Grace spoke to us from a mixed grass prairie in the middle of Wyoming where she is interning at the USDA-ARS High Plains Grasslands Research Station in Cheyenne. During her internship she is working on production and conservation projects on rangelands under the supervision of Dr. Justin Derner of the USDA. Upon returning from a study abroad program in New Zealand she volunteered to work on an animal nutrition project with Dr. Kasey DeAtley. She became involved in every step of the project, from collecting and analyzing data to drawing out conclusions and recommendations. The first project led to an appointment in Dr. DeAtley’s lab as a research assistant, and with that, different projects and greater challenges.
Grace realized that the undergraduate research experience enhanced her academic learning. The science and critical thinking she was using in her research projects led to greater understanding and insight of the concepts and materials presented in the classroom. “It became easier to make connections between concepts we were learning about in class and their real world application”, Grace said, and in turn “it motivated me to conduct applied research that directly impacts the producer.”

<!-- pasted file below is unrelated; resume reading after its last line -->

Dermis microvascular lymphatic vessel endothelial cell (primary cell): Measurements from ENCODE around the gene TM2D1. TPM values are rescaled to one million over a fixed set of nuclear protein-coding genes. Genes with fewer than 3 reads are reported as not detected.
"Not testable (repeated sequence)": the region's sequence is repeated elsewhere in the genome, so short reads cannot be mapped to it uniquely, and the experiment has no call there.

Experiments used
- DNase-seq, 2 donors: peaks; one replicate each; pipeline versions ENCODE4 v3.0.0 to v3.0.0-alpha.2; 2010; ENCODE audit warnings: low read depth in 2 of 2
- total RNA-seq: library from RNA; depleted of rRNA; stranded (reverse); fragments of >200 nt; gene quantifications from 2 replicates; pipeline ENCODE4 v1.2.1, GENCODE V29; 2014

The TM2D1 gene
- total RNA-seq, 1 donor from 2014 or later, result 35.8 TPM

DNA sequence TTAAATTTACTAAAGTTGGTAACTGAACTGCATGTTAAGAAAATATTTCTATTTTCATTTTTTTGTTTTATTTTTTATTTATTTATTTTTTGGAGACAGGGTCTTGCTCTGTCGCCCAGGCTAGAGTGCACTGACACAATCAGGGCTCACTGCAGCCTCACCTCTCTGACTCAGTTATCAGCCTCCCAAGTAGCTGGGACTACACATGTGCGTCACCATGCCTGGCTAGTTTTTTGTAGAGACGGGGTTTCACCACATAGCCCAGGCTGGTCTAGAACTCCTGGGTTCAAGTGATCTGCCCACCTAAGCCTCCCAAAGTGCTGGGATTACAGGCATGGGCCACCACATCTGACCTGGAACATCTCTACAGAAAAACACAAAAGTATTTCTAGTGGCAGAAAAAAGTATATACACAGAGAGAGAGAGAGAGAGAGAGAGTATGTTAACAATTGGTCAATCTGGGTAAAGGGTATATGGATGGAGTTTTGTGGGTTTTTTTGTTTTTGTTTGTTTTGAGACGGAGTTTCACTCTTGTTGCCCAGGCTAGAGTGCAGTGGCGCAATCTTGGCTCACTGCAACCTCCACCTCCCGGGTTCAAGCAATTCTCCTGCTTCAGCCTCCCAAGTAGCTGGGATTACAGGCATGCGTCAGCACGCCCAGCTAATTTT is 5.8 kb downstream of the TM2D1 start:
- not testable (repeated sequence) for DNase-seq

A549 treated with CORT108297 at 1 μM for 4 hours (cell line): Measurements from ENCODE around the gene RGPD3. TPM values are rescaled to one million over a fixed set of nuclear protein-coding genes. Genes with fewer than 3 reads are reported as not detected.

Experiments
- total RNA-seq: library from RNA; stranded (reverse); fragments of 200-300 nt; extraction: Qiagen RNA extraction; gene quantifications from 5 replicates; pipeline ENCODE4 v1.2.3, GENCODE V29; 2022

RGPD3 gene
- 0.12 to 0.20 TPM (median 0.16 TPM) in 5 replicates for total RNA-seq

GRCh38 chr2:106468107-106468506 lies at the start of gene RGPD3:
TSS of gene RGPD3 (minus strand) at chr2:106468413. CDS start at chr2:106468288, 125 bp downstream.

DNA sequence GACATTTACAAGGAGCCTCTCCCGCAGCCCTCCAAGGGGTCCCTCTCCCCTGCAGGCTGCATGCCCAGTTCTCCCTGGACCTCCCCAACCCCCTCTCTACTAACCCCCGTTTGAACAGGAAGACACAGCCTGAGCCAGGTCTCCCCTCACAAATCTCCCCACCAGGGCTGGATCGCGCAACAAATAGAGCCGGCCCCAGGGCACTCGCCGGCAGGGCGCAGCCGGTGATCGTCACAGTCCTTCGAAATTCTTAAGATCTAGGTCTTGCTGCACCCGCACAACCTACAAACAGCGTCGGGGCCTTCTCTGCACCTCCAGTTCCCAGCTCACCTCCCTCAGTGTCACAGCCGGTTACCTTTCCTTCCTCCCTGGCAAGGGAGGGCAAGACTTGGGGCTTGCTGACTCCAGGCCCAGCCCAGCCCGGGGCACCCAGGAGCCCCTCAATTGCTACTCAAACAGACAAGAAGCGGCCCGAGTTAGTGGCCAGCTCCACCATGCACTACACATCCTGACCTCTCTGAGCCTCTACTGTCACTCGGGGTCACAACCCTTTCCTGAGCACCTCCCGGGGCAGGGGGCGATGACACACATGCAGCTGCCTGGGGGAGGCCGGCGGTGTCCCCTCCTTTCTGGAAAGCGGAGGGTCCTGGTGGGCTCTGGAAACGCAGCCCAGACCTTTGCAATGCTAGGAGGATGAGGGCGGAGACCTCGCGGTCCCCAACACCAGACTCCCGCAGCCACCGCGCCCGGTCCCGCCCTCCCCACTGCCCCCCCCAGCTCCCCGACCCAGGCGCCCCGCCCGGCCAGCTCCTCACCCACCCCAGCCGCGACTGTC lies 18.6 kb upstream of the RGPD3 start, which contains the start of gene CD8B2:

She has discovered the information and knowledge from these research projects are meaningful and can be communicated back to cattle producers so they can profitably and sustainably manage their herds and rangeland. Grace describes her undergraduate research experience as being “transformative”. Although she expected to grow as a student, she was surprised of its role in helping her grow as a person and a researcher. Grace’s rangeland internship will end in November 2016. Her immediate plan is to continue gaining experience in the field before heading off to a master’s program in rangeland management.